Saturday was a great day. We got to meet our youngest nephew who was born on Friday evening. When we met him, he wasn’t even 24 hours old. He’s so new. So soft. So tiny. So beautiful. And he smells so good.
We’ve all been really excited about his arrival. And in preparation for our visit to the hospital to greet him, my two oldest children made him gifts.
Both gifts were precious.
But my sister was so struck by the thoughtfulness of the painting created by our daughter that she Tweeted about it:
There are so many things that could have been Tweeted in response to her Tweet such as:
1. Love her use of color and texture!
2. What an appropriate reference to scripture to honor a baby’s birth!
3. How touching!
4. Such a thoughtful gesture from such a sweet child!
But the first reply my sister received said nothing of the sort. No, instead, it took a shot at our daughter’s spelling mistakes:
Another similar reply followed shortly thereafter. And before I even knew what was going on, my sister had taken matters into her own hands when she replied:
“the misspellings are my favorite part! It’s a memory verse from school, not her spelling test!”
Well stated. So true. So I let it be.
But I didn’t sleep well Saturday night, and this Twitter thread was partly the reason. (The other reason was because it happened to be “spring forward,” which always occurs on Saturday night, and which always keeps me up out of fear that the pastor will inadvertently sleep through church.)
The Tweet left me unsettled. Heartbroken. Discouraged. Disappointed. And angry.
Not so much out of concern for my daughter’s feelings. She’ll never know about this Tweet (unless she starts reading this blog in a few years). But because it represents a larger problem that is so prevalent in our culture.
Simply put. Some of us are characterized by having a critical spirit.
And it’s not a secular problem. It’s alive and well in the church too.
And instead of taking every opportunity we’re given to speak life into others, to affirm them, and to lift them up, we often criticize them. We often cut them down. We often highlight their negative qualities. We often point out the flaws in their work. We try to make them feel bad about themselves. And we often succeed.
We do it to their faces.
We do it behind their backs.
And we broadcast it to the world by spreading it all over Facebook, Twitter, Instagram, other social media, and the internet in the process. I can’t believe the things I read online sometimes, and I cringe at the thought that my children will likely be subjected to cyber bullying down the road. (From the experiences of many of you who have gone before me, I know it can be a very lonely road.)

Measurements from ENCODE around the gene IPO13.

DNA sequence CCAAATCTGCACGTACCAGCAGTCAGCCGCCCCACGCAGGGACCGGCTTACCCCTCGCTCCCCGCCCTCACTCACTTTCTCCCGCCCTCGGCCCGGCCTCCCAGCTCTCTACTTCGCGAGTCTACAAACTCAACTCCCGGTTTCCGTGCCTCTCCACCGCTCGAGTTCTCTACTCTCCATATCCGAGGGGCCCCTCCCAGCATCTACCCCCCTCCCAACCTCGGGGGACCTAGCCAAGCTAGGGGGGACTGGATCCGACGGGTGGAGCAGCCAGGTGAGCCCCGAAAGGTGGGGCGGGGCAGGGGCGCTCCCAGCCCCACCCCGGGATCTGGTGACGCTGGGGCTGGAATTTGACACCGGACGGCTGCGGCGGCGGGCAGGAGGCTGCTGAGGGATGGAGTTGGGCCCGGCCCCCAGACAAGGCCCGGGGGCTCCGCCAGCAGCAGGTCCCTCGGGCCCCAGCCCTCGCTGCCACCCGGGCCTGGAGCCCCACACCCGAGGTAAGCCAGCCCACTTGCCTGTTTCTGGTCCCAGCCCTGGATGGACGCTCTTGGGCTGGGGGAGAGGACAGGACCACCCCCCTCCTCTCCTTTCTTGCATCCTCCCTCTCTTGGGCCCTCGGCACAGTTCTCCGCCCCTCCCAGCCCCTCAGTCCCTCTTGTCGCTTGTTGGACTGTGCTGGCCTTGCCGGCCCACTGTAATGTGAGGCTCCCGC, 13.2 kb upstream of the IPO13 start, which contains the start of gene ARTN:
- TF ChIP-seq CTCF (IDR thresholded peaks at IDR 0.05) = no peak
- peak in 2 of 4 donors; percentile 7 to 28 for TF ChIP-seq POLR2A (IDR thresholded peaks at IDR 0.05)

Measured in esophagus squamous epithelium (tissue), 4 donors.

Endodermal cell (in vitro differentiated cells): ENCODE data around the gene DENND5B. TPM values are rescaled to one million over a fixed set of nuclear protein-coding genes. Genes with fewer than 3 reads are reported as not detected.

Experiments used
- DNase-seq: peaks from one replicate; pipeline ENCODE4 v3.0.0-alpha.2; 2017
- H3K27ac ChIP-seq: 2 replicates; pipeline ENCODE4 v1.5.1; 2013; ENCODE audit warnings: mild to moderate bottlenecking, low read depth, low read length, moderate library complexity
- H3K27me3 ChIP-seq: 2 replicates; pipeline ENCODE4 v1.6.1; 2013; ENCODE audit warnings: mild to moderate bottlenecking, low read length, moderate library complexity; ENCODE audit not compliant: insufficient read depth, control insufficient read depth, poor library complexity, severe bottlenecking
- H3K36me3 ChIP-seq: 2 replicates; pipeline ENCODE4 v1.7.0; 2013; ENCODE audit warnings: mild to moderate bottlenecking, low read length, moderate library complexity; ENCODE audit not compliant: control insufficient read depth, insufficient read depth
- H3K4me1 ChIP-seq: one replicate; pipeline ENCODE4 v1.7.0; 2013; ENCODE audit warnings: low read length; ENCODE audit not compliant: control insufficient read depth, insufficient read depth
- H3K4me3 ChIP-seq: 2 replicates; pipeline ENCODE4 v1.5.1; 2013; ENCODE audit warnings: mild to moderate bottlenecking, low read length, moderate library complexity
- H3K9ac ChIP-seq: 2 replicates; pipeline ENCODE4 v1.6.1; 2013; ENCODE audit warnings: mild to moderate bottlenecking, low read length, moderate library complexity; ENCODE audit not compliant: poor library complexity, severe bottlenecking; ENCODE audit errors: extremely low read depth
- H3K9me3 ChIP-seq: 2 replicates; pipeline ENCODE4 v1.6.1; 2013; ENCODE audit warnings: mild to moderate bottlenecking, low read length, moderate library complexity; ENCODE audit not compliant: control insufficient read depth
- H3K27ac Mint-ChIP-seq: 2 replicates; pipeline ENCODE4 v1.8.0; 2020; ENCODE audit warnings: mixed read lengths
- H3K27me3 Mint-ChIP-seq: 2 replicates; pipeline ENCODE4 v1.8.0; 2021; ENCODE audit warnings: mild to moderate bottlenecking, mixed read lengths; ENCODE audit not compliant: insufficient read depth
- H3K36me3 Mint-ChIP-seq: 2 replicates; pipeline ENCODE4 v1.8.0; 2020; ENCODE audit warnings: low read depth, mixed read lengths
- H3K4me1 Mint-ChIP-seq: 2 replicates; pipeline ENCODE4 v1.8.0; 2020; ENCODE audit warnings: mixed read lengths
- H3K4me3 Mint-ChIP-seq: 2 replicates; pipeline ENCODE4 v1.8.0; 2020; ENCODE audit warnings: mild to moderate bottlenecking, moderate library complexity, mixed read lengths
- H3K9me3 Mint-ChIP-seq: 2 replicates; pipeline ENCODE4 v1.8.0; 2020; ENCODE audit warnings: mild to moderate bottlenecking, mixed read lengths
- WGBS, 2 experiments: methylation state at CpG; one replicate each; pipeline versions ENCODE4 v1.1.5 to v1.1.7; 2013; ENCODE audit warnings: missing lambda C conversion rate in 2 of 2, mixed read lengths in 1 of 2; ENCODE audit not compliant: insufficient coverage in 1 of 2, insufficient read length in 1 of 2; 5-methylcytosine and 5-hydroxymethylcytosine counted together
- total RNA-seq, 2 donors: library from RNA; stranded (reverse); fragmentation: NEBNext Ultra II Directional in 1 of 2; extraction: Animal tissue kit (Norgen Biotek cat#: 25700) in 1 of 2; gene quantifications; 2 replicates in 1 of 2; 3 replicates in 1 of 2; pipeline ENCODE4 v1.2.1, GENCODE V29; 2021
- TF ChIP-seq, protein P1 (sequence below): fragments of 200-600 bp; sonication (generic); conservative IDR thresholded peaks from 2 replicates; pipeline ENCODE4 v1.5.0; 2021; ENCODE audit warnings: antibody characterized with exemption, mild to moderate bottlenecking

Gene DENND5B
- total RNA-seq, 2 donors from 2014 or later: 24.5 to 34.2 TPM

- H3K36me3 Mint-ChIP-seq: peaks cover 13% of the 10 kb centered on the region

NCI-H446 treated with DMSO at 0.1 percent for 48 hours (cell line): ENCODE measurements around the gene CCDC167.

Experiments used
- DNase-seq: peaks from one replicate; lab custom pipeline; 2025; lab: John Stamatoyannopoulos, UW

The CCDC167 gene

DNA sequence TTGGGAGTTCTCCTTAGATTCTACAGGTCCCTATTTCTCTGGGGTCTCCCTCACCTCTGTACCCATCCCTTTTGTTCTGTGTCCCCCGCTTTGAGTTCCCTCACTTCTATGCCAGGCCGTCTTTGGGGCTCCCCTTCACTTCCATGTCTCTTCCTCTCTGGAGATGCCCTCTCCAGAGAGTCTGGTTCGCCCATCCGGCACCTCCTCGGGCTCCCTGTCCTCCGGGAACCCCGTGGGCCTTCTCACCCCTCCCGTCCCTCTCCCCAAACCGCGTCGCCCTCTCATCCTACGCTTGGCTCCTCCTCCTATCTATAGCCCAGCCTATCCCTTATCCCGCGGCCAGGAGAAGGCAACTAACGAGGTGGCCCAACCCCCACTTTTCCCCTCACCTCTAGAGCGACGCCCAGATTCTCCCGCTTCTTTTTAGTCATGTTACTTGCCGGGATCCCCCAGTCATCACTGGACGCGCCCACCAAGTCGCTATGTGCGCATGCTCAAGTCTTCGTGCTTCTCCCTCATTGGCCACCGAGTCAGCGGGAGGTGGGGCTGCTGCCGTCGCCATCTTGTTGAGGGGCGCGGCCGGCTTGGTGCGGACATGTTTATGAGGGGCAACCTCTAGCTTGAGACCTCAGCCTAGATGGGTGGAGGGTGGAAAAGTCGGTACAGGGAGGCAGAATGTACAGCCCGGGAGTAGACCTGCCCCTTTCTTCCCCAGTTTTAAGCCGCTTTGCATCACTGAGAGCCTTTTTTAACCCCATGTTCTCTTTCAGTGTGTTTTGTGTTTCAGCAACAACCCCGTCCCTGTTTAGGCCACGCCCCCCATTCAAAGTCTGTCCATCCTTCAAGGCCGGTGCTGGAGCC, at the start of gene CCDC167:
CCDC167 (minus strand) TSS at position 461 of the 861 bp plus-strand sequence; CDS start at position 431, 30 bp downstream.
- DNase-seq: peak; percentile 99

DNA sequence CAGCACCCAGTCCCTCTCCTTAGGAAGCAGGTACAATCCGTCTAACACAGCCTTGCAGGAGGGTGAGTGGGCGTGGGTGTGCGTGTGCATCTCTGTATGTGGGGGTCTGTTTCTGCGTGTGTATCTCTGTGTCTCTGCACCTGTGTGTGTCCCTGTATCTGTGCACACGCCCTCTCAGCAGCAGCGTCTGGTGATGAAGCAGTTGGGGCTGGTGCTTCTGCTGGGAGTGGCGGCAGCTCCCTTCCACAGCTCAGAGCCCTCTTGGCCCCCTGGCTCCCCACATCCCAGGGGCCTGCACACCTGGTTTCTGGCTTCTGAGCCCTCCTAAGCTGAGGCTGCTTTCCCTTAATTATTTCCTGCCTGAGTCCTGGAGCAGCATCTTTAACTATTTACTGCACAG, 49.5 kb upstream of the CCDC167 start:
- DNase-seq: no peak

It’s a huge problem for all of us. Not only because it’s demoralizing to put ourselves “out there” only to get beat up by naysayers and critics. But also because we’re setting a horrible example for our future.
For our children.
How are we supposed to teach our children to treat others with kindness and compassion when we’re so willing to treat each other with such utter disregard and complete and total lack of respect?
How will our children ever learn to encourage and build each other up (1 Thessalonians 5:11, Romans 14:19) when we’re so inclined to see the worst in every situation and to be so critical of others?
How might our children seek to become the light and love of Jesus Christ in the world when we struggle to show common courtesies to strangers?
These are the questions that kept me up Saturday night. And these are the things I worry about when I see Tweets like the one attacking my nine year old.
Did she make some spelling mistakes? Yes, she did. Eight to be exact. I’m not concerned about that, though, because I know how she’s doing in spelling at school.
But if that’s what where we maintain our focus, don’t we miss the beauty of this expression of love from our child to her newborn cousin and his family?
You bet we do.
And don’t we miss the precious snapshot into the heart of a little girl that this expression of love affords us?
Because what I see when I look at this painting is a powerful expression of God’s creativity communicated through the heart and hands of a child.
I see a painting of a place I’d like to visit. Of a stream I’d like to sit by and the shade of a tree I’d like to enjoy.
When I observe how the watercolors, crayons, art pencils, and paper towels she used work together to create different shades of colors and textures, I see the fruit born out of resourcefulness.
And as I read the passage of misspelled scripture, I realize that this child didn’t copy this passage out of her Bible. If she had, she would have spelled everything correctly. Instead, I realize that she copied this passage from the depths of her heart. Where it resides. Where it’s living and breathing. Where it’s taking root and defining the person she’s going to become. And from where she will communicate God’s love to the world.
THAT’S what I see. What do you see?
“So then, let us follow after things which make for peace, and things by which we may build one another up.”